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  • The New Mexico Environment Department

New Mexico Senate passes Clean Transportation Fuel Standard, bill headed to governor’s desk for signing


The New Mexico Senate passed historic legislation Feb. 13 aimed at decreasing toxic greenhouse-gas emissions across the state.

 




The Clean Transportation Fuel Standard, HB 41, now heads to the governor’s desk, where Gov. Michelle Lujan Grisham is expected to sign the legislation into law.

 




“After four years of working on this legislation, New Mexico is ready for clean fuels,” said Sydney Lienemann, the deputy cabinet secretary for the state environment department. “Clean fuels will bring good paying jobs to all corners of our state while reducing air pollution and incentivizing new technologies for transportation.”

 




Michelle Miano, the environment protection division director, said, “New Mexicans deserve to reap the economic benefits of the nation’s growing clean-energy economy and health benefits of breathing clean air in their daily lives. We wouldn’t have gotten here without the tireless efforts of our sponsors, Reps. Ortez, Chandler, Lara and Sen. Stewart, and all who helped inform how to make this legislation work for all New Mexicans.”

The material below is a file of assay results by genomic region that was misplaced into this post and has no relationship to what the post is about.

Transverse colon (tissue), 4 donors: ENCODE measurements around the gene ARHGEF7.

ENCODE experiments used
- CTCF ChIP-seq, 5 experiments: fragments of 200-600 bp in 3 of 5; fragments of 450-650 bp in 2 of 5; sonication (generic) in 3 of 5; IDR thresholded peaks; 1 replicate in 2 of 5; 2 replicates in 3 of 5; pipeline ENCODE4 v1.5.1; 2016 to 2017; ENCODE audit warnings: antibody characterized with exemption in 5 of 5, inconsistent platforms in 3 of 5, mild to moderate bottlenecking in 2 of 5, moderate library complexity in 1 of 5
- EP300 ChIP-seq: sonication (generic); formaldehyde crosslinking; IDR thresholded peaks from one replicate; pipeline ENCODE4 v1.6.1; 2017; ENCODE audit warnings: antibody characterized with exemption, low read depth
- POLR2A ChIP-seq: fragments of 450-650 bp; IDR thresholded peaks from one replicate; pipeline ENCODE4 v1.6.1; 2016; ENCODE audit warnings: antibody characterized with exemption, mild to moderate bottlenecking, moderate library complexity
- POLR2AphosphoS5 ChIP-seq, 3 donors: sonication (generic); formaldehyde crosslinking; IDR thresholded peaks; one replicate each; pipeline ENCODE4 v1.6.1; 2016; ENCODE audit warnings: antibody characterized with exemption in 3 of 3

Passage of the legislation would not have been possible without the contributions of community, consumer advocacy and environmental organizations, as well as utilities, businesses and various chambers of commerce.

 




“I appreciate the expertise that our stakeholders throughout New Mexico brought to the table for successful passage of this bill,” said Claudia Borchert, the climate bureau chief. “I look forward to working with the diverse members of the advisory council to draft rules that grow our clean-energy economy and improve health outcomes for New Mexicans.”

 




The Clean Fuel Standard will help decrease greenhouse-gas emissions, along with the added benefit of decreasing copollutants that harm human health.

 




Under the program, producers and importers of low-carbon fuels generate credits to sell in the market.

 




Producers and importers of high-carbon fuels must purchase clean-fuel credits for their fuels to be used in the state.

 




For more information on the legislation, including the bill text, committee reports and analysis, click here.

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